Now, I didn't take aesthetics into account. And maybe I forgot arguments for either side, if so, please make me aware of them.
For squares the concept of neighbour is ambiguous. Does it have 4, does it have 8? Hexes don't have this problem. Neither option feels satisfactory.
Finding the neighbours is a little simpler for squares than for hexes, but the difference is minimal.
Finding longer distances/shortest path will be rather complex anyway, as you'll need to take into account map projection, terrain difficulty, roads and navigable rivers. So the difference between squares and hexes won't matter all that much.
So what is the problem with hexes? Graphics! Hexes are made up of triangles, which can be made up of smaller triangles in a regular fashion. Graphical displays, on the other hand, use squares. So using hexes creates a sort of "putting a square peg into a triangular hole" problem. You have a sprite of a hex. The parts of the sprite that don't belong in the hex are transparent. Now you can just add all the sprites together, slightly overlapping, but the transparency assures that every pixel comes from one welldefined tile. So far, so good. But now we want to zoom out a little. We scale all our tile sprites, and boom, the edges are all fuzzy. Also, since the width and height of a hex aren't equal, or have neat ratio, and you start adding them in at whole coords, you'll end up with small gaps or overlaps between tiles.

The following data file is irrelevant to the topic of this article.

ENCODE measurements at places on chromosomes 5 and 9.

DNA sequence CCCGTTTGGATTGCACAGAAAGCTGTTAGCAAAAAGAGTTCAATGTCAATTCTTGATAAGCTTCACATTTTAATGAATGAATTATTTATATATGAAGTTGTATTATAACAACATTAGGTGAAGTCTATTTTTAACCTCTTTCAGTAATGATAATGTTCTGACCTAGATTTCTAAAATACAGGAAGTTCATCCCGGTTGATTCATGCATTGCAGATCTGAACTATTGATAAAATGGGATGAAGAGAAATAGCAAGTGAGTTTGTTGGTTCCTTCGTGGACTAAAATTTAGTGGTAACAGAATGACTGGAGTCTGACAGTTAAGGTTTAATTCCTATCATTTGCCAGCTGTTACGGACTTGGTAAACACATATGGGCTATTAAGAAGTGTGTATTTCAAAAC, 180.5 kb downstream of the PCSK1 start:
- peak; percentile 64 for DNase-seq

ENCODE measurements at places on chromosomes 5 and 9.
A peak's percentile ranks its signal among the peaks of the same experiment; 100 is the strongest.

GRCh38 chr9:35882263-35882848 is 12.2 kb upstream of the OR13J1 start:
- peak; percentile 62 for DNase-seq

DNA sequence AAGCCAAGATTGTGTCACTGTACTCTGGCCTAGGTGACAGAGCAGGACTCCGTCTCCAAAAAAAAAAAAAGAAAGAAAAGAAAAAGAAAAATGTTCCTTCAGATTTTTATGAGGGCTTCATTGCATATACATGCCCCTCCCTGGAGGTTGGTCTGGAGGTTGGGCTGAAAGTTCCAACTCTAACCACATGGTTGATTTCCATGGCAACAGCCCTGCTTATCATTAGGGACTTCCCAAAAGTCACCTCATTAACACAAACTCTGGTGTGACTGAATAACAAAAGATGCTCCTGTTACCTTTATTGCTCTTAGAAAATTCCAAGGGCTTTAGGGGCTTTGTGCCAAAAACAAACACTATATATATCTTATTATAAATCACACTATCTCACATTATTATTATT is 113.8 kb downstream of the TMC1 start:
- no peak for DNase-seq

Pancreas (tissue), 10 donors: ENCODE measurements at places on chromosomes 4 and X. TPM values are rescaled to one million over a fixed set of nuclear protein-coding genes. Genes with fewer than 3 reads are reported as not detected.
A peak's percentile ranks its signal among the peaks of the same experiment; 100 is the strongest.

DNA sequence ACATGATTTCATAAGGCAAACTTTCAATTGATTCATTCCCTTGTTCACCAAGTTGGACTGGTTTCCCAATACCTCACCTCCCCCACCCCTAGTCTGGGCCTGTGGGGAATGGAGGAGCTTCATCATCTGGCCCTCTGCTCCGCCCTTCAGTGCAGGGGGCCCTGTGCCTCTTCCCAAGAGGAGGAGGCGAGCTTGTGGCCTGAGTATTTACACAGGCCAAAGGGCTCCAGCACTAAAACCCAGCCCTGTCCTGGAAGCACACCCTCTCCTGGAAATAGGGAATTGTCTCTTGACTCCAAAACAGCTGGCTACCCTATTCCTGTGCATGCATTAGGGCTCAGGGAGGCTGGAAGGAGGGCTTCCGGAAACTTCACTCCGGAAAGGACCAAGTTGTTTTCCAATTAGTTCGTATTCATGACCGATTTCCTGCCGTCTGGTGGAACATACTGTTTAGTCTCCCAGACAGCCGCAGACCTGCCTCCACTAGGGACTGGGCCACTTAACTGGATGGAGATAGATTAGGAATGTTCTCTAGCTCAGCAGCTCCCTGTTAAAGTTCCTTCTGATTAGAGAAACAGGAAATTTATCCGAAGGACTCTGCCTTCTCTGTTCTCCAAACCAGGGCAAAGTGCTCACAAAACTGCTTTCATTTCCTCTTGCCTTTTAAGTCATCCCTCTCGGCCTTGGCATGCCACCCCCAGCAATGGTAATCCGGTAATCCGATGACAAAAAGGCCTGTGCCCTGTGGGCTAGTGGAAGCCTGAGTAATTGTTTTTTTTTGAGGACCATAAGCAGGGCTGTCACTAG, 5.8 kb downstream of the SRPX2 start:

Now you say: we just assume this is so minor that nobody will notice, or try to fix it in code. (Must be possible, lots of games use hexes.) But I had a different, crazy idea that I wish to share.
Big plusses, looking a bit like:
O X X O
X X X X
X X X X
O X X O
Where X is part of the tile, and O is transparent. This is something made out of squares (easy graphics) that behaves pretty much as a hex on the larger level. It has 6 neighbours, and while the distances aren't exactly equal, they are near enough. (3.6 vs 4). Coordinate system and algorithms for hexes apply. Best of both worlds?
Now, I didn't take aesthetics into account. And maybe I forgot arguments for either side, if so, please make me aware of them.